Thursday, February 16, 2012

Prince 2

I am writing this post because a good friend of mine, Oscar, told me a few weeks ago that was considering to get enroll in a course to get certified in Prince 2.


A couple of months ago or so I became certified on Prince 2, I will share some thoughts about my experience while learning this project management methodology. It has not been the first time I have studied a PM methodology, although it has been the first time that I have got an official PM certification.


Firstly, I will discuss (rather) briefly my understanding of a big drawback of this methodology when it comes to my current job. Prince 2 is all about how to manage projects internally within an organization, which is something that in SDL WCMS PS does not happen. As per Prince 2, the only contact with another company is done through the "Delivery Manager", that is the PM at the company providing with a service to the company "you" work for. Any PS organization is actually that company delivering "something" (software related deliverables in our case i.e. Tridion implementation, Functional Design, User Manual, Blueprinting & Authorization Design etc). 


As I see it any PS organization is pretty much left out from the Prince 2 methodology, except for the "Delivery Manager" role (grey box in the image below). It could be useful though, to help you to understand better how your customer manages the project internally.




Secondly, I am going to talk about the course I took. Two days, too short. Within two days you can only expect to get ready to pass a exam and to learn just a few tips that might help you in real life. The teacher took us through a rather large presentation (100+ slides) in these two days, the goal was clearly to learn key terms that would only be useful to pass the exam. It worked out because I got certified, but... how much did I really learn? what do I remember today about Prince 2?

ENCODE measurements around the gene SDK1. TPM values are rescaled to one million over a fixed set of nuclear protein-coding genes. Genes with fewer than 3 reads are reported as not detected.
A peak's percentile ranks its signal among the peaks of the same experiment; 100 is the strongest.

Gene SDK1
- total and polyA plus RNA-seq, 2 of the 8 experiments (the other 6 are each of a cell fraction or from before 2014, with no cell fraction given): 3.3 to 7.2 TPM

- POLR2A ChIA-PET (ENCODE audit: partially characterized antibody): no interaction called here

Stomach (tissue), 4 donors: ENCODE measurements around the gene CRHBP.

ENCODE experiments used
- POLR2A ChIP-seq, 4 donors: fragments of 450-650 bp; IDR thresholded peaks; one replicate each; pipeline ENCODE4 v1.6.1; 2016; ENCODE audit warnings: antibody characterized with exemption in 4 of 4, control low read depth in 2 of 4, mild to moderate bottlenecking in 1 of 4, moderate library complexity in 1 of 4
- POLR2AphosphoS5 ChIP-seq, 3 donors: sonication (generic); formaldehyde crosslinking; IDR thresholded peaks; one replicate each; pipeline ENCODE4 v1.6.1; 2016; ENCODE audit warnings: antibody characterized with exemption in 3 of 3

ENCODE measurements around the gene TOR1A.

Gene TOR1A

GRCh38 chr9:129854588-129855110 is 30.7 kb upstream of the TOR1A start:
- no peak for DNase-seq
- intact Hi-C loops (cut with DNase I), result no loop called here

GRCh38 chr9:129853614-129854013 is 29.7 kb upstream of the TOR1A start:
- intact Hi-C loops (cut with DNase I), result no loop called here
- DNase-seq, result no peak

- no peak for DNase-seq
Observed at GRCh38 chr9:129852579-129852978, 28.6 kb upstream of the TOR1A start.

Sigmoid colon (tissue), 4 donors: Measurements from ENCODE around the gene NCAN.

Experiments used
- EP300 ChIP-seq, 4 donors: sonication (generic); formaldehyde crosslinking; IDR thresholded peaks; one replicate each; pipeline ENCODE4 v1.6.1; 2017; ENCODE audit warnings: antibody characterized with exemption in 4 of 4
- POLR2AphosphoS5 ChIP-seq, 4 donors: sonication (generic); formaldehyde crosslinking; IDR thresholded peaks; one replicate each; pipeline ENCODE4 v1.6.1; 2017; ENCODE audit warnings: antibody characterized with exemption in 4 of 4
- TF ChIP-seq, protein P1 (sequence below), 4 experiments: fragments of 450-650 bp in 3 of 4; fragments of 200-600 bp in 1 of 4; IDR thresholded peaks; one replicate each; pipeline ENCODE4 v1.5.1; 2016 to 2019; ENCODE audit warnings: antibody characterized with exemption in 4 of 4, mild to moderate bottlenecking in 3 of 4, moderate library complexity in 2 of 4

Thirdly, learning vs getting certified. My personal feeling about it is that I learnt a lot more by attending to some lectures 
about real projects given by PMs, than rushing to learn to pass a exam of Prince 2. In the end that is really what you do, not learning Prince 2 but learning to pass the exam. By the way, it reminds me a bit of Java certifications (SCJP and SCWCD) where you have to learn some very useless things that you will never used in real life, although in a way it also helps you to build a solid basis to build on.


In summary, the Prince 2 training was not too bad but I wouldn't recommend you to spend your own money on this certification. If you are not going to be working for a company that actively uses Prince 2, I would never recommend you to take the training because you will forget everything rather soon. 
However if your company is going to pay for you to get certified because it really uses such methodology, that's a different story.

2 comments:

  1. Asier, after meeting you in person and realizing
    1) you're a voracious reader (what's your secret?)
    2) you have enough fascinating stories to fill multiple blogs,
    I am not surprised you earned a project management certification. Congrats and thanks for the description.

    I'm familiar with the PMI Institute's take on project management (PMBOK, more popular in North America I believe) and was curious on what Prince2 involved.

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  2. Thanks Alvin! I simply love reading, I am waiting for four books at the moment, but I admit that most of what I read is definitively on the internet :)

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